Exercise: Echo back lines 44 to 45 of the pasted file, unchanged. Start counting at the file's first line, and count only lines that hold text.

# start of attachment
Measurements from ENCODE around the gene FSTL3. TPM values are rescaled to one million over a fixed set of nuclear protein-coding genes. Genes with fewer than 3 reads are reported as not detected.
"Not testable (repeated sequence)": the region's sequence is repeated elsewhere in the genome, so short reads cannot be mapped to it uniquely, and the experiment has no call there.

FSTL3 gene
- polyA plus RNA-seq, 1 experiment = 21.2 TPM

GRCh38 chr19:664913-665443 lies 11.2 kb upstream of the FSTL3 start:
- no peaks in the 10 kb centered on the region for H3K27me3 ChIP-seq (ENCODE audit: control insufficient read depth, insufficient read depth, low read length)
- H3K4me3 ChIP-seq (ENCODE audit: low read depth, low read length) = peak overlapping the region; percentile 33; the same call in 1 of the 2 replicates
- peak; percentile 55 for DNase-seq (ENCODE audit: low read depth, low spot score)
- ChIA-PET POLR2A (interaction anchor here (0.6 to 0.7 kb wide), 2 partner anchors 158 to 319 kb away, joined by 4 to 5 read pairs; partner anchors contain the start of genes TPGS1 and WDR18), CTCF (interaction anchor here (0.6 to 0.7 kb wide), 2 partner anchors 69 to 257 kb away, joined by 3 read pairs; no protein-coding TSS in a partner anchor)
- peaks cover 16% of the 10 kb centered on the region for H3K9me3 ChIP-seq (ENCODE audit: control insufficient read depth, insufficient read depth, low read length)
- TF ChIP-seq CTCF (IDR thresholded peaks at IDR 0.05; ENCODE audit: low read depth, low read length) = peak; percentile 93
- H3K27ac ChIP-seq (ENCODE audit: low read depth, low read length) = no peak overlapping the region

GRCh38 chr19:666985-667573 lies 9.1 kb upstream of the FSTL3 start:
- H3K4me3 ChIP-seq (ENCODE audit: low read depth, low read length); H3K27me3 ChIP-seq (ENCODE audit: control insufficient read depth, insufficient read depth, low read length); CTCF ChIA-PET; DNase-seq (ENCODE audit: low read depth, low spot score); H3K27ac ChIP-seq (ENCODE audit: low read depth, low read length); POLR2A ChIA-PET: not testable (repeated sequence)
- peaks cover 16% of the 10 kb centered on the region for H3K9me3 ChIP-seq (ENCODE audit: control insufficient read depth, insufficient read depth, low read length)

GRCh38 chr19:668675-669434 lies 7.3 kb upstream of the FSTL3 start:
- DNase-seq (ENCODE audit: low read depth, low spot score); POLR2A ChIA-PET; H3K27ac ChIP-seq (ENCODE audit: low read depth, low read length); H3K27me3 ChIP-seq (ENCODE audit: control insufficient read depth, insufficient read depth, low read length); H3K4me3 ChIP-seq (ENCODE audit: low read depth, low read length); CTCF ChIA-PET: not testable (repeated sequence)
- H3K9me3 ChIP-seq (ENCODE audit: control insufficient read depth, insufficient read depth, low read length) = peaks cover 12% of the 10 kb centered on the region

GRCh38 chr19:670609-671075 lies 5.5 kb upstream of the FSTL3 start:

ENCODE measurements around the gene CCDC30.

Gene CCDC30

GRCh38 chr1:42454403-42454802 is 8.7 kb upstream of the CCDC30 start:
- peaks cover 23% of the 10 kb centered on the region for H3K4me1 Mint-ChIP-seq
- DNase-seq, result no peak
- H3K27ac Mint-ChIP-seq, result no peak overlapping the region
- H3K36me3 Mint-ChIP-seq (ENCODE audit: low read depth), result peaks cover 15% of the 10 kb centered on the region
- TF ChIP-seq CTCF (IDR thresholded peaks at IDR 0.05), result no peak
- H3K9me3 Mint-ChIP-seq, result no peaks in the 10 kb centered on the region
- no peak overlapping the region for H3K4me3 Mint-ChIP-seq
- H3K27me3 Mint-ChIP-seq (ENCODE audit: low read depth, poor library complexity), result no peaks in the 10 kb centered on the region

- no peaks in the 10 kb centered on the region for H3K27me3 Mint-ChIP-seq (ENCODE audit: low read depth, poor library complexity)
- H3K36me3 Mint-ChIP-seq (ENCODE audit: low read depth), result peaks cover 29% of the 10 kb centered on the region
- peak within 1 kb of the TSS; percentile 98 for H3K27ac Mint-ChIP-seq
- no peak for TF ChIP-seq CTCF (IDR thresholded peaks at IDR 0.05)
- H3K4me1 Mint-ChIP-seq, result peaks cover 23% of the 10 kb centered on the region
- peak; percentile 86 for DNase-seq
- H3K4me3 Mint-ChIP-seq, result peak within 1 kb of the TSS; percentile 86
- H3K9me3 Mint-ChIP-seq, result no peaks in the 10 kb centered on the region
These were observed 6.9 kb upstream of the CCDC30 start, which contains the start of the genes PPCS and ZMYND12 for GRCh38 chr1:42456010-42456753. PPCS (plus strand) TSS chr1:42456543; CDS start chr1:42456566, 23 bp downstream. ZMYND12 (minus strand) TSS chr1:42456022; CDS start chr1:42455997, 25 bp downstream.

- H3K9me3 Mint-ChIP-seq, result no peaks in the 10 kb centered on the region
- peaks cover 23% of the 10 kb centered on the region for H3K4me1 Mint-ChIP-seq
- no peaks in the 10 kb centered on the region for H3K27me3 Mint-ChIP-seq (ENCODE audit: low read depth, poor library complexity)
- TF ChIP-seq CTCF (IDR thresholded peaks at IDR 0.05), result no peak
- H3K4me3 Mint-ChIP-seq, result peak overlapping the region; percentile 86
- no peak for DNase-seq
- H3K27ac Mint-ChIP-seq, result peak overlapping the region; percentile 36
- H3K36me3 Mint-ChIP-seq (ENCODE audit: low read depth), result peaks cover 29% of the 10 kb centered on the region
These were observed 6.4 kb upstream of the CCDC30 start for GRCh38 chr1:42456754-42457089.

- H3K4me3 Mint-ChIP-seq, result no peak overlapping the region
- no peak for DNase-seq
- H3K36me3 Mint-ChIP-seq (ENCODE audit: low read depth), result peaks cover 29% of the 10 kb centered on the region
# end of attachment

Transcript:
- H3K4me3 Mint-ChIP-seq, result peak overlapping the region; percentile 86
- no peak for DNase-seq